# Current in AC circuit

The problem is to find the current on the capacitor. $I''$ should be correct, but I don't know how to construct the formula for $I'$. I managed to get the value for $I_c$ using Thevenin and Norton equivalents, and they're the same, so that should be correct.

-
What is the thingy with just a horizontal line in the top schematic? You really need to properly label things. If it's meant to be a voltage source, then you can ignore R and L since they have no bearing on the voltage accross the voltage source and therefore the voltage accross the capacitor. – Olin Lathrop May 23 '13 at 19:11
Would electronics.stackexchange.com be a better home for this question? – Qmechanic May 23 '13 at 19:13
That means an open circuit with which you replace i(t). – Garfailed May 23 '13 at 19:16
@Qmech: EE.SE would be good, but not without a proper definition of whatever the second thingy from the left is. Without it being fixed, I'd jump on it immediately as not a real question on the grounds it is difficult to tell what is being asked here, and I think it wouldn't take long for 4 others to do the same. – Olin Lathrop May 23 '13 at 20:58

Studying the problem some, I think what your showing is superposition of a voltage source and a current source. In the first circuit, you've zeroed the current source (making it an open circuit), and in the second circuit, you've zeroed the voltage source (making it a short circuit).

In both cases, you appear to be trying to solve for the current through the capacitor and then summing the two results to find the total.

IF the sources are sinusoidal with angular frequency $\omega$, then this is a very easy problem to solve.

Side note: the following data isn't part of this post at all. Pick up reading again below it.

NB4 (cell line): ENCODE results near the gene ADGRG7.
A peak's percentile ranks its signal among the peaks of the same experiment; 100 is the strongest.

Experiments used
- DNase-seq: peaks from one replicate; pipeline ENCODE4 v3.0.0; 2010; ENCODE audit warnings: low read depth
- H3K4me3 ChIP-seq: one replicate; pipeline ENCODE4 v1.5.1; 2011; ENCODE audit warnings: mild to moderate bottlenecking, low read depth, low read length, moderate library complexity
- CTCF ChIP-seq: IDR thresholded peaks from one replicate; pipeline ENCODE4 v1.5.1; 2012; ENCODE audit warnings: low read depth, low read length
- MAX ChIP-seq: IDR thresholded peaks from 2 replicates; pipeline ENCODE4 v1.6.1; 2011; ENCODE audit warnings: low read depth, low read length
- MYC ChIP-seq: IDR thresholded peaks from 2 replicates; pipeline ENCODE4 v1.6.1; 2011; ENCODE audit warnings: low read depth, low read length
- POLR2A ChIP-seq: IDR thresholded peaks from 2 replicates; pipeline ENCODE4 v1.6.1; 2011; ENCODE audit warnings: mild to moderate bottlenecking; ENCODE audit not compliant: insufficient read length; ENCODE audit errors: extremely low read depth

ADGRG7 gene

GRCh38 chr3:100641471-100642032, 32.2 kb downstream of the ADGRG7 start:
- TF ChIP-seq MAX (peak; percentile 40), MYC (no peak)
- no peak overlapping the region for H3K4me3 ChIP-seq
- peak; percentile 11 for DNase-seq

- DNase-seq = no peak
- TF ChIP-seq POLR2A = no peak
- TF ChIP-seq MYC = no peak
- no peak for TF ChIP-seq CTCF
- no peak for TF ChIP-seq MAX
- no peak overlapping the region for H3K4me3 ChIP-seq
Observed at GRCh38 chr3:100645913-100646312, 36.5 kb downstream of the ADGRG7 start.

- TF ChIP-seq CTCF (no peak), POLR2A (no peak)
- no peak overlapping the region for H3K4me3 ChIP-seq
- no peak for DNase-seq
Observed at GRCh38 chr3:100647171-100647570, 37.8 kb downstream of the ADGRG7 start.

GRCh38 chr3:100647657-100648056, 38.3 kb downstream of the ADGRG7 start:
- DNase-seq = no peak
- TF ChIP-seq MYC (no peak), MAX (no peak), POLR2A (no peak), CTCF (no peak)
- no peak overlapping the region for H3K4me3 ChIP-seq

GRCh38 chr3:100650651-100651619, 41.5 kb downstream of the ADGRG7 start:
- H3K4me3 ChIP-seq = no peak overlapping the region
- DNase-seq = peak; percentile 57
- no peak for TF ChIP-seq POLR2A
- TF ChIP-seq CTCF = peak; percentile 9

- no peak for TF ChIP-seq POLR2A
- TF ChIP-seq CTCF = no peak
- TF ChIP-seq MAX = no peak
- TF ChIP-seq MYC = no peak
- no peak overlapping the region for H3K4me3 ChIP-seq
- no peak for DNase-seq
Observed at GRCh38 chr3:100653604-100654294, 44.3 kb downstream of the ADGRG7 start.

For the first circuit, the capacitor and resistor are in parallel. Find the source current and then use current division to find the capacitor current:

$I'_c = \dfrac{U_s}{(R||-jX_C) + jX_L} \dfrac{R}{R -jX_C}$

For the second circuit, you've used current division correctly.

However, it's not clear that AC analysis is appropriate since the sources are shown as functions of time. Since AC analysis is done in the phasor domain, the sources are not shown as time dependent but, rather, as a complex constant.

-
I admit, the picture was wrong, I used the original circuit picture everywhere, even when using constants. I fixed those too. Your solution is somewhat correct, I don't really get why did you use negative signs here and there, but I got the correct value for I' with this: i.imgur.com/8DJaxJY.jpg – Garfailed May 23 '13 at 20:37
@Garfailed, the negative signs come from this: $\frac{1}{j} = -j$. Also, $X_C = \frac{1}{\omega C}$. Thus: $\frac{1}{j \omega C} = -jX_C$. – Alfred Centauri May 23 '13 at 20:45
Oh, I see. It makes sense now. – Garfailed May 23 '13 at 21:03